At the same time the temperature in the core of the cloud increases as it shrinks due to the force of gravity. The charged particles within the cloud at this time can only move in specific directions in the magnetic field in the region. This results in the rotational velocity of the cloud slowing, but not stopping, otherwise astronomers think stars would never form in these dense clouds of gas and dust.
In the case of main sequence stars astronomers think regions of dense clouds of gas and dust would begin to contract to an area the size of our solar system tens of thousands of years after beginning to slow. At this time astronomers think the temperature at the centre of dense clouds of dust and gas would be in the region of 10,000 kelvins. They call the central region of such a cloud at this time a protostar.
Protostars at this time in their life cycle are often more luminous than the main sequence star they eventually become, because they have a greater surface from which to radiate energy. This brightness allows NASA astronomers to view protostars as they continue to gravitationally attract more gas and dust, shrink and heat up internally. The luminosity of a protostar begins to decrease as it’s outer surface shrinks under the force of gravity. Astronomers believe the cloud and protostar eventually spin faster and flatten out into a disk.
Astronomers using data collected by several different astronomical instruments recently presented far-infrared images of three Class 0 protostar systems in Perseus: L1448C, the triple system L1448N, and IRAS 03282+3035. Seven hundred and fifty light-years from Earth, all three of these protostars were seen powering bipolar molecular outflows, which astronomers think are in fact epic jets of water being thrust into interstellar space. Calculations by NASA astronomers indicates these jets of water are shooting out into interstellar space at speeds of around 120,000 miles per hour and at a rate equal to about 100 million times the volume of water flowing in the Amazon every second of the day.
Astronomers think these jets of water and material help to channel radiation and mass away from the protostar, which helps to clear the central region of debris and reveal the protostar. They also think it could be possible the galaxy was seeded with water through this process, which might change thoughts on the possibility of life in the galaxy. The remaining material is then accreted by the protostar, or forms part of a residual disk, which NASA astronomers think could form planets.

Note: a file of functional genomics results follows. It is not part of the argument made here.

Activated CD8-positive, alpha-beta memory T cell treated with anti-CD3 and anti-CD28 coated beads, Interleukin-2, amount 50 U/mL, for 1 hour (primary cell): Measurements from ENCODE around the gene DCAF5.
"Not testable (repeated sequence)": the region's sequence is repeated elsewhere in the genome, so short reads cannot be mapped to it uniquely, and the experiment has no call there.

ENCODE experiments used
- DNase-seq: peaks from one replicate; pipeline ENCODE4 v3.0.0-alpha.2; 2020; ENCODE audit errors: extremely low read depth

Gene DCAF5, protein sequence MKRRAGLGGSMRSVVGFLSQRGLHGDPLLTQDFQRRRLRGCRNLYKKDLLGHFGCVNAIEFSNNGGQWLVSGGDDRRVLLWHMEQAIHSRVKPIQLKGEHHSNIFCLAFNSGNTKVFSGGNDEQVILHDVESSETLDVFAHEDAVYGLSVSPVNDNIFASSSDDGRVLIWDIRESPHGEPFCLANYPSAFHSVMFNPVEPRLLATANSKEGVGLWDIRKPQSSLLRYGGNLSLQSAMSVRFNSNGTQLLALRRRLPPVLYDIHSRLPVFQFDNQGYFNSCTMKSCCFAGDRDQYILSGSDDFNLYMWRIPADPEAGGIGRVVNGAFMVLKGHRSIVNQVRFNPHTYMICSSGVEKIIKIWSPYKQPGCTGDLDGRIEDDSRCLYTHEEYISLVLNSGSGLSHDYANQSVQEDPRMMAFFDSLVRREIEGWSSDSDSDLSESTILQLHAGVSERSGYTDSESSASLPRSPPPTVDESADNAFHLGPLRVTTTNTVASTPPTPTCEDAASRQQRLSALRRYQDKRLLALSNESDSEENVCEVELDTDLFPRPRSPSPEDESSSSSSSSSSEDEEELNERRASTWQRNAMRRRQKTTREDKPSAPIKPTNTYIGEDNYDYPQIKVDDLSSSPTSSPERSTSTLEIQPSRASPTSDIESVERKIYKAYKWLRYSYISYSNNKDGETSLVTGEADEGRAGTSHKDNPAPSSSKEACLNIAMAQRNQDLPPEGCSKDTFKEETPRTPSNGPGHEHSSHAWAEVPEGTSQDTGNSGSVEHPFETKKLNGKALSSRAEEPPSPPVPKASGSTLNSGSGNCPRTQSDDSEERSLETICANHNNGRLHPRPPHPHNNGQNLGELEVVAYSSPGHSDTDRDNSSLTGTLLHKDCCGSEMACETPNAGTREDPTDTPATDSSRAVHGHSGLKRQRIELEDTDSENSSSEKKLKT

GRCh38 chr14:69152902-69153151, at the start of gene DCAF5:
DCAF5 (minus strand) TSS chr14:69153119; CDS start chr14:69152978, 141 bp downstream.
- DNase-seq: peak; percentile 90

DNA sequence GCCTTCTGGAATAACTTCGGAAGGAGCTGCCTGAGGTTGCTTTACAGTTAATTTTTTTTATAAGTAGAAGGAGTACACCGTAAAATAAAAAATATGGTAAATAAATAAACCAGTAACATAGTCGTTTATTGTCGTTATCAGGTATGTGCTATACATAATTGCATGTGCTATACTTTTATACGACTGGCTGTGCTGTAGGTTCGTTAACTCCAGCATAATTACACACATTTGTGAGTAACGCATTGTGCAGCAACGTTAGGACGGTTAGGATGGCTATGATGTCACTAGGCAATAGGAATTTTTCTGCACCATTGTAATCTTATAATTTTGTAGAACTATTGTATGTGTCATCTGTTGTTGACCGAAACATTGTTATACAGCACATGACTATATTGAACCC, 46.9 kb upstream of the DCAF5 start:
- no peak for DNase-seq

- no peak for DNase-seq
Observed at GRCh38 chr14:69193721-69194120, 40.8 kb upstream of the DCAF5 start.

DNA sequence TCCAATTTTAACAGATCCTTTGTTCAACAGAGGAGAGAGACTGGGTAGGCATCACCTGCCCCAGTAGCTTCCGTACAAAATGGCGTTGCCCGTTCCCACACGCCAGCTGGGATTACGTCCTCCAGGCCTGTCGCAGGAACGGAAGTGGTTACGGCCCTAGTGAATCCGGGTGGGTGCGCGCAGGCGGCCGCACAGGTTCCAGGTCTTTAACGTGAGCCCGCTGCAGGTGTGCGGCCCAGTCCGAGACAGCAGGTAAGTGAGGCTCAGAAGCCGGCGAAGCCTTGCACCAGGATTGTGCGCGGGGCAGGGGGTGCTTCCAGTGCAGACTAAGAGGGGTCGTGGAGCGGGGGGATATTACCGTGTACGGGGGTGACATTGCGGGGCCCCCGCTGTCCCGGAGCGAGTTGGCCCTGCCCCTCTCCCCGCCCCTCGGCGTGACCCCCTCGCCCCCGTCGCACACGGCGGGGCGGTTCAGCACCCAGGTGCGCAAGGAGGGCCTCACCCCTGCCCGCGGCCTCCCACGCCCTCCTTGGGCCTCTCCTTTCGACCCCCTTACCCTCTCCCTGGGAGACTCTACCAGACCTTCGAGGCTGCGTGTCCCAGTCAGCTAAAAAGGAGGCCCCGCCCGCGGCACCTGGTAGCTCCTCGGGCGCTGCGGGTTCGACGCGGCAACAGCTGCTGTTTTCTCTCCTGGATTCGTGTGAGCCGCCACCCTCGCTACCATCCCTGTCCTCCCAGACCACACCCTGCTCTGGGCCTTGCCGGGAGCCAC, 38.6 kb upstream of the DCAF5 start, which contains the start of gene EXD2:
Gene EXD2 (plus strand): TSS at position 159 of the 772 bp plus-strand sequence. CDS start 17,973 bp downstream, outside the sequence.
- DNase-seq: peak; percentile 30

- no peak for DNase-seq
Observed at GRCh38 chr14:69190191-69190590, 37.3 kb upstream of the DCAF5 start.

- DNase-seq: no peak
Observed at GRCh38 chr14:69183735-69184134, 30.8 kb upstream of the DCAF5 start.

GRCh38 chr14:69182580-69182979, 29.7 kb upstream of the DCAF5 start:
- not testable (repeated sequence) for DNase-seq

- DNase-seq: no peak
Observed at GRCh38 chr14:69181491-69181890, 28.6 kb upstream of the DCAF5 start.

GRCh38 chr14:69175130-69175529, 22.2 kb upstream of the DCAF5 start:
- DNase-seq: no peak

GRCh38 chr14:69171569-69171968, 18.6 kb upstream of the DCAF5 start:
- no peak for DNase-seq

The core of a protostar will reach 1 million kelvin at sometime during the contraction and heating up of the cloud, at which time it will begin fusing deuterium to helium. Deuterium is the easiest nucleus to fuse, so it makes sense this would be the starting point. Once the core has contracted enough to reach a density where the core reaches 10 million degrees kelvins, hydrogen nuclei will begin fusing into helium. At this point star astronomers also think a protostar will reach an equilibrium point where the radiative energy from fusion balances gravitational pull of its mass. This new star is now a main sequence star, which has formed over millions of years.
Simulating the Birth of a Star
The process of star birth takes millions of years to complete, so how do astronomers determine the way outside factors affect the process by which new stars are born? Modern astronomers are presently using supercomputers to help simulate star formation models in the hope they can determine why the mass distribution of newly formed stars appears to be universal. They want to understand why this average mass of newly formed stars exists. They also want to know the process by which it occurs.
Present star formation models take into account the effects of thermodynamics, magnetic fields, radiative processes, and of course gravity. Star astronomers are also trying to determine other factors they need to include in models, like the way new stars affect their own star forming environments. This includes factors like young stars heating up the gas and dust surrounding them and moving gas and dust around through bipolar molecular flows.
The key question NASA astronomers want to answer at this point is whether or not present star formation models can reproduce the properties of exact parts of the star forming process. Astronomers will also want to determine the most massive star that can be formed depending on the size of a cloud of dust and gas. They’ll try to find answers by looking at the chemical composition, magnetic fields, ionization, age and other factors of large clouds of star forming dust and gas in the night sky.
Peering into Stellar Nurseries
How do NASA astronomers look into the heart of stellar nurseries in the Milky Way? Astronomers use instruments designed to detect specific wavelengths of light radiation emitted during the formation of new stars. During the beginning stages of star birth a new star emits radio waves as it contracts astronomers look for as an indicator of new star formation. At this time the core of a contracting cloud of gas and dust is too cold to emit visible and infrared radiation.
Once the cloud forms a protostar it will begin to emit light radiation, which will be blocked by the material surrounding the new star. The light radiation emitted by a protostar is absorbed by the surrounding material, which radiates infrared radiation toward Earth NASA astronomers detect using space and ground-based telescopes specifically designed for the job.
Astronomers have used the Spitzer Space Telescope to view hundreds of protostars forming in large clouds of gas and dust in the stellar nurseries of the Milky Way. In the future they’ll use instruments and telescopes designed to detect millimetre waves in the microwave range in order to get a better view of the beginning stages of star birth. To date astronomers report detecting a compact source embedded in cold gas within stellar nurseries only detectable at these wavelengths.